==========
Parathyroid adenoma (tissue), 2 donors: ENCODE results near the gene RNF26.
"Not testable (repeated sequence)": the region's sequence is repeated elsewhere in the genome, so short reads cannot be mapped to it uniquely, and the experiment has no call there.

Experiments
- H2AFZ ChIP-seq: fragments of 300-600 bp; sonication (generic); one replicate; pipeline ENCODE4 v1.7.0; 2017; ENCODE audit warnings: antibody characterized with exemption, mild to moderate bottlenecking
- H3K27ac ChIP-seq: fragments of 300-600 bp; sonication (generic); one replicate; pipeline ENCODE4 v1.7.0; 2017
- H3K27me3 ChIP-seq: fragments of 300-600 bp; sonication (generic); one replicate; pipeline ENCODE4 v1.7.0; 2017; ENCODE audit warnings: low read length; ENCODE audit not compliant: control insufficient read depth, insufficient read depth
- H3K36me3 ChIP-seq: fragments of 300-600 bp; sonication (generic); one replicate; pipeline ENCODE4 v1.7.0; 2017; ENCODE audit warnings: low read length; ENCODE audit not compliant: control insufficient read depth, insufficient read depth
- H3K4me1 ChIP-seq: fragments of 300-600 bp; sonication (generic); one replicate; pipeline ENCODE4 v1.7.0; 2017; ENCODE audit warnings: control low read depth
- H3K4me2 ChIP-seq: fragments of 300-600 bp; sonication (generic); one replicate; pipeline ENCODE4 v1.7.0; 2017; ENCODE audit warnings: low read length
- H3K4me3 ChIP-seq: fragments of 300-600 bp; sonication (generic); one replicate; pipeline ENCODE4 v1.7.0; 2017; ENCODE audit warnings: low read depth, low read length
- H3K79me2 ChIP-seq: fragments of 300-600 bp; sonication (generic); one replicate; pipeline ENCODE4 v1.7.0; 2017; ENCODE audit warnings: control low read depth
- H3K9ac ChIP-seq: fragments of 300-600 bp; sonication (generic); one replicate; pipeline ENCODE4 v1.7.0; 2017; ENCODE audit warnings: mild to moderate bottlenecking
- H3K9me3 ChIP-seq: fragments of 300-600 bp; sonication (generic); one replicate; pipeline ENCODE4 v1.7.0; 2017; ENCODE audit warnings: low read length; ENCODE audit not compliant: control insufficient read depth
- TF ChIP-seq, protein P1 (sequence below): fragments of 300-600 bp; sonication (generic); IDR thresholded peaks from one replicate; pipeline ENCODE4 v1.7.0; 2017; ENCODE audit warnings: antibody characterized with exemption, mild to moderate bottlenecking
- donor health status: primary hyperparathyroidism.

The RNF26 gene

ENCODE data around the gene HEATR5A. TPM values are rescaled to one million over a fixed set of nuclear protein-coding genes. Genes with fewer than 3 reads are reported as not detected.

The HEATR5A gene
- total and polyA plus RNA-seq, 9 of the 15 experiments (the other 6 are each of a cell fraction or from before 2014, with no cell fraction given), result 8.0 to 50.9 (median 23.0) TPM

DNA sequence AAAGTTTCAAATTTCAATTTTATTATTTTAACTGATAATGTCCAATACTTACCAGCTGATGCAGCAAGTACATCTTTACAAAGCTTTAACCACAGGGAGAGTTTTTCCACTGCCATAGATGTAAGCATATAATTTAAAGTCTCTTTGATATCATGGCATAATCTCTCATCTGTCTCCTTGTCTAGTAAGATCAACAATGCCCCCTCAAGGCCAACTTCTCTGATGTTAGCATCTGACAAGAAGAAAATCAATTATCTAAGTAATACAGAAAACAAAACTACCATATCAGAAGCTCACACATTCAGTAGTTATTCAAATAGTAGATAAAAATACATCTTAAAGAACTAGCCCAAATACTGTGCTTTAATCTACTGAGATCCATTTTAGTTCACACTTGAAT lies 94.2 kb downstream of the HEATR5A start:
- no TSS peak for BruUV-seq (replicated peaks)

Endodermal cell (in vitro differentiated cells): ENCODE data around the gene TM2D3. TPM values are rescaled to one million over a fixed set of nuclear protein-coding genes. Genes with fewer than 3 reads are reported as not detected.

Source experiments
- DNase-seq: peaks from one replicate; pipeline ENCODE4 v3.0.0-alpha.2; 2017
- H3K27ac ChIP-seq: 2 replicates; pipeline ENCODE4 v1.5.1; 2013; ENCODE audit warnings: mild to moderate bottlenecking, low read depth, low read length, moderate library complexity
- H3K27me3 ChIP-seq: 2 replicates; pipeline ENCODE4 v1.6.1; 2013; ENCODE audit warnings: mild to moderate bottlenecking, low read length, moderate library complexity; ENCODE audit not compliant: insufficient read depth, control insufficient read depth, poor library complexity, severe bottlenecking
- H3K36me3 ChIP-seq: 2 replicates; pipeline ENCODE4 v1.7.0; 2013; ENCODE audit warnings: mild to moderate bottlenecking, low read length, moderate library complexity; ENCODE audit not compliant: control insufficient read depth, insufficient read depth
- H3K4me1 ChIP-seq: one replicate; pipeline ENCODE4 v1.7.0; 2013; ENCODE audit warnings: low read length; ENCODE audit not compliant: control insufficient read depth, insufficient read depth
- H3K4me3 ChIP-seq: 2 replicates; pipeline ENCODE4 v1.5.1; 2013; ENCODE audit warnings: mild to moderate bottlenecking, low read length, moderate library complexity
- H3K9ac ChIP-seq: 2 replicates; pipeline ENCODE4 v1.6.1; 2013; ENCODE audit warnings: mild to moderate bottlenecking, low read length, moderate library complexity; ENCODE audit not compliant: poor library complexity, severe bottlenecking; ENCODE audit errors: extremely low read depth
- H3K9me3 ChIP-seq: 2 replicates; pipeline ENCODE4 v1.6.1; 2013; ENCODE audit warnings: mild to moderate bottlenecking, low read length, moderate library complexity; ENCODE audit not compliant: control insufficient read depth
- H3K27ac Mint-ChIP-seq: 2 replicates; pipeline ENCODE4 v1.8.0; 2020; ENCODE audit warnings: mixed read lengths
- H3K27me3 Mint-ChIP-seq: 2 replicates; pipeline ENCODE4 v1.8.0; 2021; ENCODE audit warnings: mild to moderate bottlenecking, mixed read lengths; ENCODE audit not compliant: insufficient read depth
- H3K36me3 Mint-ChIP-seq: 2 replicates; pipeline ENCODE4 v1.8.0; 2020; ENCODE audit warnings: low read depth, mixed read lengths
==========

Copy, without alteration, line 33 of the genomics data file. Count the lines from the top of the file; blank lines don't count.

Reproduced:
- H3K27me3 Mint-ChIP-seq: 2 replicates; pipeline ENCODE4 v1.8.0; 2021; ENCODE audit warnings: mild to moderate bottlenecking, mixed read lengths; ENCODE audit not compliant: insufficient read depth